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InfoQ Homepage News Visual Studio 2019 for Mac Adds ASP.NET Core Blazor Server Applications

Visual Studio 2019 for Mac Adds ASP.NET Core Blazor Server Applications

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In January, Microsoft released Visual Studio 2019 for Mac 8.4.3 with a handful of features and improvements that were a direct request from developers on their developer community forum. Visual Studio for Mac can target the latest platform capabilities, for Android, iOS, as well as .NET Core applications that can be hosted on Windows, macOS or Linux.

This new release includes support for the latest stable version of .NET Core 3.1, the ability to create .NET Core Blazor Server applications, scaffolding, improvements to the IDE, refinements to the editing experience and distribution support for creating NuGet packages from the .NET Core library.

Supporting .NET Core 3.1 brings with it a small series of improvements primarily focused on Blazor, the two major new additions in .NET Core 3.0; this version is also a long-term supported (LTS) release, guaranteeing support for three years.

The .NET Core Blazor Server is based on the Blazor framework for building interactive applications.

Blazor Server works is by packing the C# components into a DLL and sending it to run in the browser. The client-side JavaScript also sets up a SignalR connection back to the server and all of the Blazor runtime rendering is done server-side. This creates a real-time bi-directional communication between the browser and the server. Alternatively, Blazor can run exclusively on the client-side with WebAssembly: the Blazor runtime renders each component when requested, building a fake render tree inside the browser in memory space.

This allows developers to have shared DLLs that run on a Windows desktop with a model in it, to be used as a data model on a Visual Studio for Mac Blazor project. This is one DLL and there will be no more need to keep all views models and data models in sync between projects; it’s the same model.

The new Visual Studio feature enables developers to create, run and debug Blazor projects. The project template can be found when creating a New Project; under .NET Core resides a Blazor Server App project template.

(Source: Microsoft Visual Studio for Mac dev blog)

In addition to .NET Core Blazor Server, this release enables scaffolding which generates boilerplate code for common scenarios. This was a top requested feature from the community. Scaffolding is used to generate code for basic CRUD operations against database models effectively; scaffold templates consist of page templates, entity page templates, field page templates, and filter templates.

A new entry was added in the Add flyout called New Scaffolding, the node on which the right-click menu is opened will be the location where the generated files will be placed. A scaffolding wizard will pop up to assist in the generating code. After that, Visual Studio will add the required NuGet packages and create additional pages, based on the scaffolder.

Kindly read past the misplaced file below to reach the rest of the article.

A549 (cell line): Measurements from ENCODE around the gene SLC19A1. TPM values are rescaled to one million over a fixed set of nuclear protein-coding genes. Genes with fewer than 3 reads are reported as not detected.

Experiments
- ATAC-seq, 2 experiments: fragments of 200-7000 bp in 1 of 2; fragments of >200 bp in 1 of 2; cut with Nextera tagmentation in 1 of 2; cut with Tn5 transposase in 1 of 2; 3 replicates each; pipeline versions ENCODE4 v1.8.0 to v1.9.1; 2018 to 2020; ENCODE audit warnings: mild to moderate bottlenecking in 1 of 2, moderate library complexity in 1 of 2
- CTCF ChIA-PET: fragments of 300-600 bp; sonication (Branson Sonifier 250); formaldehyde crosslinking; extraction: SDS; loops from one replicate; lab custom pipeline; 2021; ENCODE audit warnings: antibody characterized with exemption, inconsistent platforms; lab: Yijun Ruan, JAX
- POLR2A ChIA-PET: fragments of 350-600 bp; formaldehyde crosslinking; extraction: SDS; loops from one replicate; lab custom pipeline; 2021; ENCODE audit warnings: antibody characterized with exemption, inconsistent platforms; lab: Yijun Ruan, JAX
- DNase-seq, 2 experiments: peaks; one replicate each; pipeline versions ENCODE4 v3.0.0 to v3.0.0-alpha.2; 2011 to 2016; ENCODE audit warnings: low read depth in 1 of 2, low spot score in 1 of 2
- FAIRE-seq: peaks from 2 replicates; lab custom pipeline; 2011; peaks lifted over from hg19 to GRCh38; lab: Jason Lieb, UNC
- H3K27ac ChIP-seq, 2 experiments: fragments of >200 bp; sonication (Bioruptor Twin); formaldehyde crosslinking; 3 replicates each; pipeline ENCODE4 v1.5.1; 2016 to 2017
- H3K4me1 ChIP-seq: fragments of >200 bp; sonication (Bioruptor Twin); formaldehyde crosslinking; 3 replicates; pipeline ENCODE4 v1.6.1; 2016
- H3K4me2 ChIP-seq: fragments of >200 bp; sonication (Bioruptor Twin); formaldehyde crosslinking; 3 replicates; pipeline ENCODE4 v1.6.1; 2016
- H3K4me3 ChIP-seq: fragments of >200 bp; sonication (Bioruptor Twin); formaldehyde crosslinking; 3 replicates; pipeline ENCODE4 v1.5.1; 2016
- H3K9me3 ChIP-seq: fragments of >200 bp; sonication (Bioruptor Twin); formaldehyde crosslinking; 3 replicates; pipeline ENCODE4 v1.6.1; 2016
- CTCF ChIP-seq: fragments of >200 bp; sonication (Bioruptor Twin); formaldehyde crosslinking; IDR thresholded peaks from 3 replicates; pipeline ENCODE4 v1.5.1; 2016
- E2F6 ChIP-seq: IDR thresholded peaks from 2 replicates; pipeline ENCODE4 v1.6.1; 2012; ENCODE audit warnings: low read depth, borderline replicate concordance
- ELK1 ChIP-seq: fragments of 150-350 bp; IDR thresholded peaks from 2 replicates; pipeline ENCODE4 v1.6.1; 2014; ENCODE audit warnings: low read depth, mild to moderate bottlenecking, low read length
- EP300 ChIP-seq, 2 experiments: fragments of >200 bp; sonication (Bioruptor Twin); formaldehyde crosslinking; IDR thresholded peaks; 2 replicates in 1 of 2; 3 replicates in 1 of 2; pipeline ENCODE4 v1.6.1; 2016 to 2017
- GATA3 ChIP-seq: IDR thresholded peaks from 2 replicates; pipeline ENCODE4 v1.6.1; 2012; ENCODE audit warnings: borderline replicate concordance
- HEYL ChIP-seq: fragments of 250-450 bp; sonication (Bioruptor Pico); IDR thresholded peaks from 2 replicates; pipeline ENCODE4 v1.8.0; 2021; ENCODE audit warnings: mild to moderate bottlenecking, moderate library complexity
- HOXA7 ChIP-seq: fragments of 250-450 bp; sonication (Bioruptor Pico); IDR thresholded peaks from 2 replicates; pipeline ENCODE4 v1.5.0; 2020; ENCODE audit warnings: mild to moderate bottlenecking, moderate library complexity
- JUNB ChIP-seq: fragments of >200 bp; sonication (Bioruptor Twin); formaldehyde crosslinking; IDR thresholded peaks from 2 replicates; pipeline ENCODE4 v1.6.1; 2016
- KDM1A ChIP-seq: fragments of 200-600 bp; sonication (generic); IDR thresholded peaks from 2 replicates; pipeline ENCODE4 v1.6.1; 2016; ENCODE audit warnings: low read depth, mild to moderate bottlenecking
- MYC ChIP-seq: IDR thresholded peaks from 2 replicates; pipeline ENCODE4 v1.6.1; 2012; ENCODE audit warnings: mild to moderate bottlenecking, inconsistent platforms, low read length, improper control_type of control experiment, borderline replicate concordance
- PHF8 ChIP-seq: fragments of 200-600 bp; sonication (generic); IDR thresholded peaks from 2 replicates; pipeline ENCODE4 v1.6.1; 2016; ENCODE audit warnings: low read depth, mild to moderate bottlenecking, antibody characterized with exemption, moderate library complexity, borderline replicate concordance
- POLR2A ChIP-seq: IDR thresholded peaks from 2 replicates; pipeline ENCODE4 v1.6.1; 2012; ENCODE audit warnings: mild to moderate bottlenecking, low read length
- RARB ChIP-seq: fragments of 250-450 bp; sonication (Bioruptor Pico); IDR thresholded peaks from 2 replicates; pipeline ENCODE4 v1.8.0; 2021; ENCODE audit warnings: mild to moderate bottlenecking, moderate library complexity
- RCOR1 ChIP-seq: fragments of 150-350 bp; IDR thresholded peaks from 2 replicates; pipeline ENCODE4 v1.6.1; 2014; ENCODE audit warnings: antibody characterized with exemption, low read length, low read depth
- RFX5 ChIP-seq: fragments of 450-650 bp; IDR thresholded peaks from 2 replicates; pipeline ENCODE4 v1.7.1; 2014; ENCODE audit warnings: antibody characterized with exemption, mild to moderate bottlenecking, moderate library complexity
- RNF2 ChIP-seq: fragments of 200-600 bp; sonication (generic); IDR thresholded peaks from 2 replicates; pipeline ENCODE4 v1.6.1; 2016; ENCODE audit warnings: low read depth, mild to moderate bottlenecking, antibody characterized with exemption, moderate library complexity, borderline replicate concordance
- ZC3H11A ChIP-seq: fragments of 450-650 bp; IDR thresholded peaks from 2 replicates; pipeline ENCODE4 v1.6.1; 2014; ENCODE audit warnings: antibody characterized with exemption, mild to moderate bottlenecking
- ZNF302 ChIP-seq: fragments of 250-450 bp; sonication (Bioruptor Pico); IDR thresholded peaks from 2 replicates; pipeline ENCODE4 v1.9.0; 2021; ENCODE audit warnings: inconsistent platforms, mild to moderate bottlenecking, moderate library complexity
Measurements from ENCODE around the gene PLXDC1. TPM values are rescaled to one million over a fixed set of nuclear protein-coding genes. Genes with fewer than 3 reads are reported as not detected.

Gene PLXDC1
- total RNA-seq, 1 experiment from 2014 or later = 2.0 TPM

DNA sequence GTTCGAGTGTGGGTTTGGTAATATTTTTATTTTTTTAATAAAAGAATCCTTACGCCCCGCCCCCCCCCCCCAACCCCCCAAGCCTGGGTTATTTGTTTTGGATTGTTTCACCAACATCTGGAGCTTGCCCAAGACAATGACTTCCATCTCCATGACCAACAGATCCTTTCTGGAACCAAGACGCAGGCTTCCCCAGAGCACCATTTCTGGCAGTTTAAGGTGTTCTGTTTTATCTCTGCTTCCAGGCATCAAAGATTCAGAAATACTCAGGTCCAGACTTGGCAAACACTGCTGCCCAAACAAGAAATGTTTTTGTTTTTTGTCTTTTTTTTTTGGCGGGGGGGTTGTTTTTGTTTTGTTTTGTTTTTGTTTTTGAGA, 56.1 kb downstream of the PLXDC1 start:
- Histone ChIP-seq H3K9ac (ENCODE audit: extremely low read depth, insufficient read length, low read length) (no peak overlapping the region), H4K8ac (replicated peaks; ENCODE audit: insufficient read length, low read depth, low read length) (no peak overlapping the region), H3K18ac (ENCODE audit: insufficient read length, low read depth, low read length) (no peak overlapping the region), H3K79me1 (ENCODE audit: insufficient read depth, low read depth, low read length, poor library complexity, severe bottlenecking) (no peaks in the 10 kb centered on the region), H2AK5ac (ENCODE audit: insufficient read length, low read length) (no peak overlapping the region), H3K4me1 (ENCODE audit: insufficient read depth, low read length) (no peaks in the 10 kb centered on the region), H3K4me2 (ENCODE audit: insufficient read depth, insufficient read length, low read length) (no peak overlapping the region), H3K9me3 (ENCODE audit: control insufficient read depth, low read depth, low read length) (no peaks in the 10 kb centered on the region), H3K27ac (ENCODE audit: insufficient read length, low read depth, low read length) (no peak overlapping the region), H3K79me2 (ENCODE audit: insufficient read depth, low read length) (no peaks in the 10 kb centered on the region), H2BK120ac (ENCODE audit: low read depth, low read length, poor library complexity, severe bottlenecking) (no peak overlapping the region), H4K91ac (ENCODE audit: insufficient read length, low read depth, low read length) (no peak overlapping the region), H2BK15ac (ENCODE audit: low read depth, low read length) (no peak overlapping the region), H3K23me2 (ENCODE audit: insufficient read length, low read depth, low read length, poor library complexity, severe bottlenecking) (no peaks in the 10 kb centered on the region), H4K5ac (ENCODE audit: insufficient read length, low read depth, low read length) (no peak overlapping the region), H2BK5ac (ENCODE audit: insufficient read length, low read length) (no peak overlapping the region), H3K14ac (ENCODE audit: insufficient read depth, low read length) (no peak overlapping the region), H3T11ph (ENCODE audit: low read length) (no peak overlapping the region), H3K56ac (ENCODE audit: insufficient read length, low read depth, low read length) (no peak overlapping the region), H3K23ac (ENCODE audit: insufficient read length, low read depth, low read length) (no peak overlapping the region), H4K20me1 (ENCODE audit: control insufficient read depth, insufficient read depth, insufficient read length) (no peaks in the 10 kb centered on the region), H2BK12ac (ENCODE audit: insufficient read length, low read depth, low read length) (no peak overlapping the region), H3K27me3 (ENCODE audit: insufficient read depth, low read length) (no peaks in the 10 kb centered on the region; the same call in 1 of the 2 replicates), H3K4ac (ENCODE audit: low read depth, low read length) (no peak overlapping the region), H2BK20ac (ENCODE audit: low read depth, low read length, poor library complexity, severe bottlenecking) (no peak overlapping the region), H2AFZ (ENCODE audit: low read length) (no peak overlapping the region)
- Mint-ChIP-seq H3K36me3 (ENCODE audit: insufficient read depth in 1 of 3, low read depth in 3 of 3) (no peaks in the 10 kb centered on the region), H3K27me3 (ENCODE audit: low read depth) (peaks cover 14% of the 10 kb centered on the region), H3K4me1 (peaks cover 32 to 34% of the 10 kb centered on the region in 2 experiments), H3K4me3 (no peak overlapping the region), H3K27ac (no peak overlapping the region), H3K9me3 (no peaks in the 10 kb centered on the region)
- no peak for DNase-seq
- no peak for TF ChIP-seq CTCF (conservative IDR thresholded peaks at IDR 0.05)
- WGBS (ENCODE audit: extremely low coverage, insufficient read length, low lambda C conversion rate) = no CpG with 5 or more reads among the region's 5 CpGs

Positive feedback already appeared on Twitter. Cody Beye, product manager at Microsoft, asked the community about feedback on the release. User SpeedDemonSA commented:

Very happy with the new scaffolding feature. It was right on the top of my #VS4Mac wish list and now that it is here, it seems to work really well too. Thanks and well done

This release also features an IDE change that supports assistive technologies to ensure Visual Studio for Mac can be used by all. The editor has also been improved to support full colorization, completion, and IntelliSense for .razor files.

It is important to note that Blazor WebAssembly is currently in preview and is targeted to release in May 2020

To match more of the features and feel of VS for Windows, Visual Studio 2019 for Mac 8.4.3 added the option to create a NuGet package from a .NET Core library by right-clicking a project then selecting Pack. Visual Studio will then create a NuGet package (.nupkg) file in the output folder.

(Source: Microsoft Visual Studio for Mac dev blog)

Developers are being heard by filling bug reports and sharing feature suggestions on the Developer Community, which means the Visual Studio 2019 for Mac roadmap is directly driven by community feedback.

The next version of Visual Studio 2019 for Mac 8.5 is in preview and it brings new enhancements in Xamarin, new templates for ASP.NET Core projects and refinements to support accessibility. In this version developers will be able to:

  • Quickly see changes made to resource files without requiring the Android application to be restarted;
  • Multi-target reload changes to XAML instantly on multiple targets such as an iOS Simulator or Android emulator at the same time;
  • XAML document outline enables developers to see the hierarchy of Xamarin.Forms UI in the "Document Outline" pane;
  • Ability to set the default iOS designer in Visual Studio for Mac, enabling developers to use the tools that they judge the most productive for authoring iOS UIs.


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